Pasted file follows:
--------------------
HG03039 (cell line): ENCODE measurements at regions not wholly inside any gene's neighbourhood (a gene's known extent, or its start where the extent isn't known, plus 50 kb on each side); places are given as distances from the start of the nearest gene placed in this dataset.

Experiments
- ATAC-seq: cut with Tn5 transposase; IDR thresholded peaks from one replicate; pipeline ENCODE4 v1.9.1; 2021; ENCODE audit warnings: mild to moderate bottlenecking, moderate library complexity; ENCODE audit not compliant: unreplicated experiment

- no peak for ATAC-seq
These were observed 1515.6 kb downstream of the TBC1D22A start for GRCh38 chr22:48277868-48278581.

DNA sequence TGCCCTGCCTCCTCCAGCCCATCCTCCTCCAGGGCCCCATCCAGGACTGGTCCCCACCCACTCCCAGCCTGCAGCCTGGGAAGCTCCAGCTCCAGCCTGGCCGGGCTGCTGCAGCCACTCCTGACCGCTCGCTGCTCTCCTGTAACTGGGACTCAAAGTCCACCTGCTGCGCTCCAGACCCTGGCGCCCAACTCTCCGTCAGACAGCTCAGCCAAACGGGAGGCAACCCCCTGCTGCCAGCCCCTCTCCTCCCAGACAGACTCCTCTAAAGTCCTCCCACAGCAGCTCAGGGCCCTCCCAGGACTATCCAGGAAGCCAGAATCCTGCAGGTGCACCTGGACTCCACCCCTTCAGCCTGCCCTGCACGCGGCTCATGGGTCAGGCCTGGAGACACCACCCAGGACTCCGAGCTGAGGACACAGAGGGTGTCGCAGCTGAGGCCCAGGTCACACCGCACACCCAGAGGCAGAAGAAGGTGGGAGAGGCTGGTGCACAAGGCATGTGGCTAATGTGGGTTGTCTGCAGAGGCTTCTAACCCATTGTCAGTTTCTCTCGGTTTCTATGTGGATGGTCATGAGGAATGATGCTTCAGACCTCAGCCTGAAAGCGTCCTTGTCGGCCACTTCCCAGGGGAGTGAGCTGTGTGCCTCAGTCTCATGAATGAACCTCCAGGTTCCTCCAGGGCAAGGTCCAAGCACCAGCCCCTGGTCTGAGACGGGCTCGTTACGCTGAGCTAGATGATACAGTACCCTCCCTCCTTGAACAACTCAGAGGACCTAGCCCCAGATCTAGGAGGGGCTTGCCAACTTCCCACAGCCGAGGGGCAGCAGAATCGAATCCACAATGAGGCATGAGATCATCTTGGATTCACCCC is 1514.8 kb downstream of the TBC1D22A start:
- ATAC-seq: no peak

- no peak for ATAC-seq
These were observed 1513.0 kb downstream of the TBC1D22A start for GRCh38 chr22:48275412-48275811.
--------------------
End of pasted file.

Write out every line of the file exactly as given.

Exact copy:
HG03039 (cell line): ENCODE measurements at regions not wholly inside any gene's neighbourhood (a gene's known extent, or its start where the extent isn't known, plus 50 kb on each side); places are given as distances from the start of the nearest gene placed in this dataset.

Experiments
- ATAC-seq: cut with Tn5 transposase; IDR thresholded peaks from one replicate; pipeline ENCODE4 v1.9.1; 2021; ENCODE audit warnings: mild to moderate bottlenecking, moderate library complexity; ENCODE audit not compliant: unreplicated experiment

- no peak for ATAC-seq
These were observed 1515.6 kb downstream of the TBC1D22A start for GRCh38 chr22:48277868-48278581.

DNA sequence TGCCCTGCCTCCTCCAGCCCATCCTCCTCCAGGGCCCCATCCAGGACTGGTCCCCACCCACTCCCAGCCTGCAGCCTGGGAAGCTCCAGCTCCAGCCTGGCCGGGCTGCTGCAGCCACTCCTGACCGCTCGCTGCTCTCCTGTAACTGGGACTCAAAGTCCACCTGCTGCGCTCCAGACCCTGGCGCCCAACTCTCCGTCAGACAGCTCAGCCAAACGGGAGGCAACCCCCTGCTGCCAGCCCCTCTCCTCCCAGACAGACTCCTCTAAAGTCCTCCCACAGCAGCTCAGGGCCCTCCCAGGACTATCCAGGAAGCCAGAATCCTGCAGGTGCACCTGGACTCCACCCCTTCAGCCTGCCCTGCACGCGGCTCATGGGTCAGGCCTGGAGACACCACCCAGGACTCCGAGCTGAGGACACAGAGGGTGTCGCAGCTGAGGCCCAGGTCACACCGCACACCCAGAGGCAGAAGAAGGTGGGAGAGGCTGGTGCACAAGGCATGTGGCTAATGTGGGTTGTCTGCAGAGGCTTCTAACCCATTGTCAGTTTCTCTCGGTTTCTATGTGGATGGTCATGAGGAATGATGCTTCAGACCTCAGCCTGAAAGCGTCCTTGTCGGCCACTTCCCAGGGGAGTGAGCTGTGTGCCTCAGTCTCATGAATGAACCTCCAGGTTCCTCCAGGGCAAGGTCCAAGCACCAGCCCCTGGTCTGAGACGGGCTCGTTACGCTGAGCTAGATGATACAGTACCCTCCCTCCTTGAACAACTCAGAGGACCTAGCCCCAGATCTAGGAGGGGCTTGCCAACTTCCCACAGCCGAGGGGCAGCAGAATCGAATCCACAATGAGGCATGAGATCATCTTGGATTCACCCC is 1514.8 kb downstream of the TBC1D22A start:
- ATAC-seq: no peak

- no peak for ATAC-seq
These were observed 1513.0 kb downstream of the TBC1D22A start for GRCh38 chr22:48275412-48275811.